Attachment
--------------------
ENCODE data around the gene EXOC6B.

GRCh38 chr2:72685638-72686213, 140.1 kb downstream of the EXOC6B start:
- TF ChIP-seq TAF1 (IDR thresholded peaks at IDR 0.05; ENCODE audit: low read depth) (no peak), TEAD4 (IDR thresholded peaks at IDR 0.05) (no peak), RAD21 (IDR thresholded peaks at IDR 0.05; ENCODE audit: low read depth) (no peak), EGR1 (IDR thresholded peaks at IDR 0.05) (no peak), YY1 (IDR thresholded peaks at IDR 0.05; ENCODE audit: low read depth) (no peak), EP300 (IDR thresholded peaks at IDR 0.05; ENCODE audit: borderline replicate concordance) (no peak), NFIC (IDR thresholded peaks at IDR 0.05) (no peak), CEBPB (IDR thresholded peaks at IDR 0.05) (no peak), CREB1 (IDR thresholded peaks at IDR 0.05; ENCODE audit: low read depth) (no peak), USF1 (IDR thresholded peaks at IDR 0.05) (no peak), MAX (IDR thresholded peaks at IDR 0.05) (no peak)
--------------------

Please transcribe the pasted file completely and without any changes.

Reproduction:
ENCODE data around the gene EXOC6B.

GRCh38 chr2:72685638-72686213, 140.1 kb downstream of the EXOC6B start:
- TF ChIP-seq TAF1 (IDR thresholded peaks at IDR 0.05; ENCODE audit: low read depth) (no peak), TEAD4 (IDR thresholded peaks at IDR 0.05) (no peak), RAD21 (IDR thresholded peaks at IDR 0.05; ENCODE audit: low read depth) (no peak), EGR1 (IDR thresholded peaks at IDR 0.05) (no peak), YY1 (IDR thresholded peaks at IDR 0.05; ENCODE audit: low read depth) (no peak), EP300 (IDR thresholded peaks at IDR 0.05; ENCODE audit: borderline replicate concordance) (no peak), NFIC (IDR thresholded peaks at IDR 0.05) (no peak), CEBPB (IDR thresholded peaks at IDR 0.05) (no peak), CREB1 (IDR thresholded peaks at IDR 0.05; ENCODE audit: low read depth) (no peak), USF1 (IDR thresholded peaks at IDR 0.05) (no peak), MAX (IDR thresholded peaks at IDR 0.05) (no peak)